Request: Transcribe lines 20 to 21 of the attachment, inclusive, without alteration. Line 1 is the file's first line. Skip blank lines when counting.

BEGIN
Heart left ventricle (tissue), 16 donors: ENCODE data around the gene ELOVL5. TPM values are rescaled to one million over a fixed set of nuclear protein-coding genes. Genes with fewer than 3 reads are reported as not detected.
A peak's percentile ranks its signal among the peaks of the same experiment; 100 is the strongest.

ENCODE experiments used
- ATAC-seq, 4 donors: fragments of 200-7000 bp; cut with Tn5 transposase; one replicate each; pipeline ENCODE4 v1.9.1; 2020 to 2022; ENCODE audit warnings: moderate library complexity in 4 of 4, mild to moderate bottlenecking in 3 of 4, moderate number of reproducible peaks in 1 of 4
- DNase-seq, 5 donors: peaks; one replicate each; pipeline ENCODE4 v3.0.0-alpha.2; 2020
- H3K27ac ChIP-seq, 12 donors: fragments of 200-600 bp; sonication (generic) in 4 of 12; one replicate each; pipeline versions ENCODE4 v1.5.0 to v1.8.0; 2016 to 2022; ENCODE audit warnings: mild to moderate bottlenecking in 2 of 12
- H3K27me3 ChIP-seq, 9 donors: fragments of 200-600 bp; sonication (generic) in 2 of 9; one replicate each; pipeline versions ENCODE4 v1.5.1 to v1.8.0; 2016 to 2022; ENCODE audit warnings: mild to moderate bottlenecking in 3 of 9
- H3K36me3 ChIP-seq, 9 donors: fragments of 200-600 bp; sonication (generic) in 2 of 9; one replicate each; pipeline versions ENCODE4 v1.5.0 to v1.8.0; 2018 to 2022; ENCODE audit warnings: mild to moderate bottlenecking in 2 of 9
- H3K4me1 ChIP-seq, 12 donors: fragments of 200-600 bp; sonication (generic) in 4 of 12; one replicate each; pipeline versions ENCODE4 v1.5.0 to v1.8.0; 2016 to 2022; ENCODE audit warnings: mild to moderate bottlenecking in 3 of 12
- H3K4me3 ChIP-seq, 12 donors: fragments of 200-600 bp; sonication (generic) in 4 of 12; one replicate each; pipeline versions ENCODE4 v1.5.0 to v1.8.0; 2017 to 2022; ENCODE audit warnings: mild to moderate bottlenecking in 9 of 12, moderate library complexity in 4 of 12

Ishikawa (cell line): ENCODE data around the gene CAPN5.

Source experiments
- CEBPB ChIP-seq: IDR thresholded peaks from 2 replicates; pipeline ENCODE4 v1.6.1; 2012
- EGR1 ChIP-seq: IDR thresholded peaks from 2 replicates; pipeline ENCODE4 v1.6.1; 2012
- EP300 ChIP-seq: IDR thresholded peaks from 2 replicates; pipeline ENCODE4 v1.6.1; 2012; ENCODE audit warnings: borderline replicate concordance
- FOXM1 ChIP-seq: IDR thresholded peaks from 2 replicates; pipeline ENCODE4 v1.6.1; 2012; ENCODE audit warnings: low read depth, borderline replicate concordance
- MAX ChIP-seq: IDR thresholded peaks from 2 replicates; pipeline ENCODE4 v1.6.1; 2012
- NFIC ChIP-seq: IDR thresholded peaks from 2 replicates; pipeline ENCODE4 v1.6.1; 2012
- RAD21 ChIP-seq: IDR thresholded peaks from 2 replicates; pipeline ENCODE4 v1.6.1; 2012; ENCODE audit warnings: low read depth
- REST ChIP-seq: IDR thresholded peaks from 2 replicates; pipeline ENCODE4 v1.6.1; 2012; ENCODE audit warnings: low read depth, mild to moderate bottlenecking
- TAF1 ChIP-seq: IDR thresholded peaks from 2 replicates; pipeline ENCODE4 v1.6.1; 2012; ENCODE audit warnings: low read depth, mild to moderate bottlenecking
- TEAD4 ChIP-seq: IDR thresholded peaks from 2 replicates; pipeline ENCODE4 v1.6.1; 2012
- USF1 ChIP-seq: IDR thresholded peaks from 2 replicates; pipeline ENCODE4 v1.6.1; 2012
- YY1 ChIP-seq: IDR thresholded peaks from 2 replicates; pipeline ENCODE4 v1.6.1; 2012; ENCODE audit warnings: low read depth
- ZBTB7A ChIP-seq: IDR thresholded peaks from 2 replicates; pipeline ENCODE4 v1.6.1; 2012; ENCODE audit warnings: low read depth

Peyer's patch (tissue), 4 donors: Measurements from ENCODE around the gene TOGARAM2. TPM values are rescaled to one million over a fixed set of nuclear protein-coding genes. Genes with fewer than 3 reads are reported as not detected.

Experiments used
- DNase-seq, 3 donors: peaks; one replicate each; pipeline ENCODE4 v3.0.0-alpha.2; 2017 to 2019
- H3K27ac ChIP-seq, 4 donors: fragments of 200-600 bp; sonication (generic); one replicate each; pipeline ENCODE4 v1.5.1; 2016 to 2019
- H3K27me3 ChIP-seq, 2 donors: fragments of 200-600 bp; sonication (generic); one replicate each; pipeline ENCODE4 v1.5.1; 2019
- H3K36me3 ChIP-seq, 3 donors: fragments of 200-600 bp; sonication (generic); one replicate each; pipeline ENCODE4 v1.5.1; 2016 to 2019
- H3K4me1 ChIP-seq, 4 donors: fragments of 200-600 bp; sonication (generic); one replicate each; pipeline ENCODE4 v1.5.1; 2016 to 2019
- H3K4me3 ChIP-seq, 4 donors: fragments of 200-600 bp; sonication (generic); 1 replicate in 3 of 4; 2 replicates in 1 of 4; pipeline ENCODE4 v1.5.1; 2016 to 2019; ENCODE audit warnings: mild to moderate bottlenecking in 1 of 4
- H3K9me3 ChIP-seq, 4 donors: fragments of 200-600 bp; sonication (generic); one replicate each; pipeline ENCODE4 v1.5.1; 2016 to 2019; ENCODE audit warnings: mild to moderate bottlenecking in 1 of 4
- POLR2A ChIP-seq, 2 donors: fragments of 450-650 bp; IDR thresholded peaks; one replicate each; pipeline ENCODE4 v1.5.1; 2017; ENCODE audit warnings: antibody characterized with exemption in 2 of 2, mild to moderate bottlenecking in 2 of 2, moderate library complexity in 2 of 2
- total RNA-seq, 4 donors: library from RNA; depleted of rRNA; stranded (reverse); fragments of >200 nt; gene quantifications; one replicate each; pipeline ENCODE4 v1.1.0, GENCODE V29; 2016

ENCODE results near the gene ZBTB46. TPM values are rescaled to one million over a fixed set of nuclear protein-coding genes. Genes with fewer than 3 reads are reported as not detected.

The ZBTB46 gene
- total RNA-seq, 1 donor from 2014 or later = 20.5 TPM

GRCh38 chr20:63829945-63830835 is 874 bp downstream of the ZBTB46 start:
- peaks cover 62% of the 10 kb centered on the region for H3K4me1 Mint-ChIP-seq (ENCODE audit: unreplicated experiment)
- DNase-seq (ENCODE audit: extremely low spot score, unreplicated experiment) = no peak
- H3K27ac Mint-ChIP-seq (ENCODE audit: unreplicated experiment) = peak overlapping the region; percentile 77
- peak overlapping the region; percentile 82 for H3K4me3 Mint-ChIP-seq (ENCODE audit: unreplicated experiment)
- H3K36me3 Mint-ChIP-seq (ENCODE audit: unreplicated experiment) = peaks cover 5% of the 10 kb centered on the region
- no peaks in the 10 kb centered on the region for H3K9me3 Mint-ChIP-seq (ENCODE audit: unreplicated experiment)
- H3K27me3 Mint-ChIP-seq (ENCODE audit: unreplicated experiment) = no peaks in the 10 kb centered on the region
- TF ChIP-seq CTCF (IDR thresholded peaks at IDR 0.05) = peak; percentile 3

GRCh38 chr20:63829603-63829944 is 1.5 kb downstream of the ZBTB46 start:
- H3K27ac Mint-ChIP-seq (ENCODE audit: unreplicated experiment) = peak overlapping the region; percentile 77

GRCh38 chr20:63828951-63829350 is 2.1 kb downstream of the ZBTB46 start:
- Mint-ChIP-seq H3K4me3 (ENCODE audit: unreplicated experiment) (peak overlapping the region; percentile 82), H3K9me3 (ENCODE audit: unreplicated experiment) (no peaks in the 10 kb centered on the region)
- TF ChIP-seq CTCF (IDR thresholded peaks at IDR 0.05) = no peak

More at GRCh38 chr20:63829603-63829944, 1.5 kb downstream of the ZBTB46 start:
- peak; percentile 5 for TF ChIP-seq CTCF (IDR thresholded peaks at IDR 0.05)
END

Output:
- REST ChIP-seq: IDR thresholded peaks from 2 replicates; pipeline ENCODE4 v1.6.1; 2012; ENCODE audit warnings: low read depth, mild to moderate bottlenecking
- TAF1 ChIP-seq: IDR thresholded peaks from 2 replicates; pipeline ENCODE4 v1.6.1; 2012; ENCODE audit warnings: low read depth, mild to moderate bottlenecking